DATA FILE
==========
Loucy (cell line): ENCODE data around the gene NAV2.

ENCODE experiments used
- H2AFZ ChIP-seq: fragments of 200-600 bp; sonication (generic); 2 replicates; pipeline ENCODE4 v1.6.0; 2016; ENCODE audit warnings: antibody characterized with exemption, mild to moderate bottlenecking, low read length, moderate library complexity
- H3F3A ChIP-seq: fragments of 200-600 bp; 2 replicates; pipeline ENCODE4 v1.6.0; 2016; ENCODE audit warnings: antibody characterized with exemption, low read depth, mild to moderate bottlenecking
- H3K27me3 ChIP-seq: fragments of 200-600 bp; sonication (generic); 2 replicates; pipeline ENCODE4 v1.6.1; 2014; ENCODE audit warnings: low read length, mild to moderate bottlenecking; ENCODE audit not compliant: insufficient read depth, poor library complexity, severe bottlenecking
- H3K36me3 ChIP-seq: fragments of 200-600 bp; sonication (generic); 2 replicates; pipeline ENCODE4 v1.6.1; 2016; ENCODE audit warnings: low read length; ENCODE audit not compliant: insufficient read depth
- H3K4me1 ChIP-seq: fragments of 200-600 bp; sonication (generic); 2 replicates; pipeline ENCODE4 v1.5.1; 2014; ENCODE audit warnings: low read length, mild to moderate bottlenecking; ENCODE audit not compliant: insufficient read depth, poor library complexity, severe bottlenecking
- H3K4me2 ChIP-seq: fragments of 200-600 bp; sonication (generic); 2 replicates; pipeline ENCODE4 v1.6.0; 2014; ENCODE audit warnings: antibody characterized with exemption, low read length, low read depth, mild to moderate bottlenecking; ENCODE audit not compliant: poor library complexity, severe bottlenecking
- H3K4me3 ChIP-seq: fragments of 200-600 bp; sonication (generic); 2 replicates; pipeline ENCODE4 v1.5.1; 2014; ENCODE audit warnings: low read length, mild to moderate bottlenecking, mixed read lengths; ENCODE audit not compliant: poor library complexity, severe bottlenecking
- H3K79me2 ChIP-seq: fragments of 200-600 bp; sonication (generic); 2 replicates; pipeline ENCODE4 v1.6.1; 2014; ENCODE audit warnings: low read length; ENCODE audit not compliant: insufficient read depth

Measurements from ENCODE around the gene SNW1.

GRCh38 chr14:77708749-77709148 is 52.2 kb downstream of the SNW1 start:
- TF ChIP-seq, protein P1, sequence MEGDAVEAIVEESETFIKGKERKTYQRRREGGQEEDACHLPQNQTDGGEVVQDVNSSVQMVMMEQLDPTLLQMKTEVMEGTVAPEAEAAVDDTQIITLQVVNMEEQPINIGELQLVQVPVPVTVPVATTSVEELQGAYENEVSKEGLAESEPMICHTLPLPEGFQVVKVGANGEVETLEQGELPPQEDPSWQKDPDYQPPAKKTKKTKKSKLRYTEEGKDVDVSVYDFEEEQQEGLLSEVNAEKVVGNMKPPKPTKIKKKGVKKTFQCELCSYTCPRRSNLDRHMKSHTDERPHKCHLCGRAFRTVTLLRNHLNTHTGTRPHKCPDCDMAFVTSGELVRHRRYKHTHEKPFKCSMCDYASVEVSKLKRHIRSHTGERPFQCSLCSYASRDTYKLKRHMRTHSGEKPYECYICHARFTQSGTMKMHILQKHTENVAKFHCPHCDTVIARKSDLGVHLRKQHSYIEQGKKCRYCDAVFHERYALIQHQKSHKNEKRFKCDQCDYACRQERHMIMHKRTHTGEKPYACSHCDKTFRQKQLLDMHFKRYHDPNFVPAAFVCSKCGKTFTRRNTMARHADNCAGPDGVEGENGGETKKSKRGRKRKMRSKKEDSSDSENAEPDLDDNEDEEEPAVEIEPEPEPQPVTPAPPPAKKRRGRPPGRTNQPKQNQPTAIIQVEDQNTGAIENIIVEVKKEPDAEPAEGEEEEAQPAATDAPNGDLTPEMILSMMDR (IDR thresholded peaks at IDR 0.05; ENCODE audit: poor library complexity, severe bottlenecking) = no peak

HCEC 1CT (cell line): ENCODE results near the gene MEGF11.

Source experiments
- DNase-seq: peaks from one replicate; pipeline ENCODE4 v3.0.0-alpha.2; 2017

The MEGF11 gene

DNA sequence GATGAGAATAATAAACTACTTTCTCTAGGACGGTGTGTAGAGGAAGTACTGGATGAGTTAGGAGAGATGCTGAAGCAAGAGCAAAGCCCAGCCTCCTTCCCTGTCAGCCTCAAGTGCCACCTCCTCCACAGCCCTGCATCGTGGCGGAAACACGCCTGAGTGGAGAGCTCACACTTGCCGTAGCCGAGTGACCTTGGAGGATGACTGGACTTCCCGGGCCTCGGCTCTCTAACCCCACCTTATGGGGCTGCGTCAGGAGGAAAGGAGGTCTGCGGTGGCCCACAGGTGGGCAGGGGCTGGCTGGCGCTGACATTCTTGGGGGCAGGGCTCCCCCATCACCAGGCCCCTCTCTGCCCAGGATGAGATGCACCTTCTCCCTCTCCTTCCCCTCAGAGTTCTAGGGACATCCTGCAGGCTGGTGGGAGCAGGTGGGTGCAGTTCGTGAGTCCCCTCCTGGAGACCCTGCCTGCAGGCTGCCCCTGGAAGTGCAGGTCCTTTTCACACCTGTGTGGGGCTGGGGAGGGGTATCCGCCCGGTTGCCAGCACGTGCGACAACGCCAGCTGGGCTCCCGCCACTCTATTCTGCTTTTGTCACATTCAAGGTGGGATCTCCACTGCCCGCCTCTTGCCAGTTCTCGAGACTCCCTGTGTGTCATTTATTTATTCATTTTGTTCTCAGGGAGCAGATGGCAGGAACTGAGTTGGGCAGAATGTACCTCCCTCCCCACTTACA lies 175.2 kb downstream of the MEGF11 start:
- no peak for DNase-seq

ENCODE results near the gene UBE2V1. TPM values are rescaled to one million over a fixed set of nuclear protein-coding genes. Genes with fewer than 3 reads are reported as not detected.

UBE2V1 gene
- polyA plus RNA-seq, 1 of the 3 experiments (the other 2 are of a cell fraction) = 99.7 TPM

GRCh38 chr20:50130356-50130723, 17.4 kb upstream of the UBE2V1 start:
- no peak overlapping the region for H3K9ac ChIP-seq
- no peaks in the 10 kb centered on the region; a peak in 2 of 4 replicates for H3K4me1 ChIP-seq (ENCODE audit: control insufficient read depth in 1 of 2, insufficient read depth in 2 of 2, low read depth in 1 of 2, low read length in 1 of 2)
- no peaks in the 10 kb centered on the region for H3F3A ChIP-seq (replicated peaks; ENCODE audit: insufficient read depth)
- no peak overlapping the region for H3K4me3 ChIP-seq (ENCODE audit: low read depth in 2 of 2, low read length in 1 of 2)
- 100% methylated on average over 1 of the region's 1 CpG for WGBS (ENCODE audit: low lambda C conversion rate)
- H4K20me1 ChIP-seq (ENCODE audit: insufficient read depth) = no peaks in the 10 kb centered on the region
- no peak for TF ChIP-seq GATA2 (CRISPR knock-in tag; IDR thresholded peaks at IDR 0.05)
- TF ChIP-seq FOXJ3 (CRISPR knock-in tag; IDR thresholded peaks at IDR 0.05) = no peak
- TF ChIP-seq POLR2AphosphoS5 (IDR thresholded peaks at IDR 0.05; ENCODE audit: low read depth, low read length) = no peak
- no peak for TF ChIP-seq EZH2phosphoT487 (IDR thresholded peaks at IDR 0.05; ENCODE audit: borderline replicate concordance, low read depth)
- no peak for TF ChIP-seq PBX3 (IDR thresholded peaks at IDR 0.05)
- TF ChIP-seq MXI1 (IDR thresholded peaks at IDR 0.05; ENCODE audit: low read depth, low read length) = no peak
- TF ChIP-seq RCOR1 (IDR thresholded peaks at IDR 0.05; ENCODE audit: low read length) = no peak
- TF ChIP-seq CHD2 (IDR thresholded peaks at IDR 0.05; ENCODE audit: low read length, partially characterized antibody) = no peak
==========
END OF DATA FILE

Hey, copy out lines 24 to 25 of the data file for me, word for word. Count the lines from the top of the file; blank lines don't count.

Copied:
- no peak overlapping the region for H3K9ac ChIP-seq
- no peaks in the 10 kb centered on the region; a peak in 2 of 4 replicates for H3K4me1 ChIP-seq (ENCODE audit: control insufficient read depth in 1 of 2, insufficient read depth in 2 of 2, low read depth in 1 of 2, low read length in 1 of 2)